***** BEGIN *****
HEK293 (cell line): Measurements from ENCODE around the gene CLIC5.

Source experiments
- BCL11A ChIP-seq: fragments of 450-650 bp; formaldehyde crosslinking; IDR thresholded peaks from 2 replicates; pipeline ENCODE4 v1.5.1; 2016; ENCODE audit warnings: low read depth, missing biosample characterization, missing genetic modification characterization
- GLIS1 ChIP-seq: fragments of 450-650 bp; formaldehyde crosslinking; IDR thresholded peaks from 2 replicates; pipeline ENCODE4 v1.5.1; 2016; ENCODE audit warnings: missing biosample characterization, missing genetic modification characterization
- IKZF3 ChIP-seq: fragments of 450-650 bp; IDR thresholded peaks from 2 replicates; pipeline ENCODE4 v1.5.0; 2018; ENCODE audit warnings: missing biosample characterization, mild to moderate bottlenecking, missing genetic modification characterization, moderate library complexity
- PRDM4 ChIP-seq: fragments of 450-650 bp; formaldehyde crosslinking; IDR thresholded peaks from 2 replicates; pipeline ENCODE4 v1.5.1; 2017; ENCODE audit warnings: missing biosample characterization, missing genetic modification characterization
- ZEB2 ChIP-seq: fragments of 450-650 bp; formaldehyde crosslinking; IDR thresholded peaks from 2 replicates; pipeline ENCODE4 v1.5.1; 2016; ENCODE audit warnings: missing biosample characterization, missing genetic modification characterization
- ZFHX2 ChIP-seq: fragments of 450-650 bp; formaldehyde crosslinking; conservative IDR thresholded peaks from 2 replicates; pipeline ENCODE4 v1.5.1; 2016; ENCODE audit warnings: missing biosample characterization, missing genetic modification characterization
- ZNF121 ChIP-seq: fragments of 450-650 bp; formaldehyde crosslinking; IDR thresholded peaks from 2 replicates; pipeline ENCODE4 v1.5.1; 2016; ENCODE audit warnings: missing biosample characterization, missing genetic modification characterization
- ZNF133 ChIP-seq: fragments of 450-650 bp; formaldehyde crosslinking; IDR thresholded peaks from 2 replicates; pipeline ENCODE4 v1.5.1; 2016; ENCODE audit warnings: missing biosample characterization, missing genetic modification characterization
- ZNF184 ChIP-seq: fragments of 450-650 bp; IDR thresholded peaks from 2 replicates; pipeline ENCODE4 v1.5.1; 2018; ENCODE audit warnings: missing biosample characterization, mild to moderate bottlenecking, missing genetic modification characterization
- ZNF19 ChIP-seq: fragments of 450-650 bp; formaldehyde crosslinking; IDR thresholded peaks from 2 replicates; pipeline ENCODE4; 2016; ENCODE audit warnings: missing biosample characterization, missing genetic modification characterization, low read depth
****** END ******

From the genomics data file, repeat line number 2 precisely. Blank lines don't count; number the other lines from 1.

Source experiments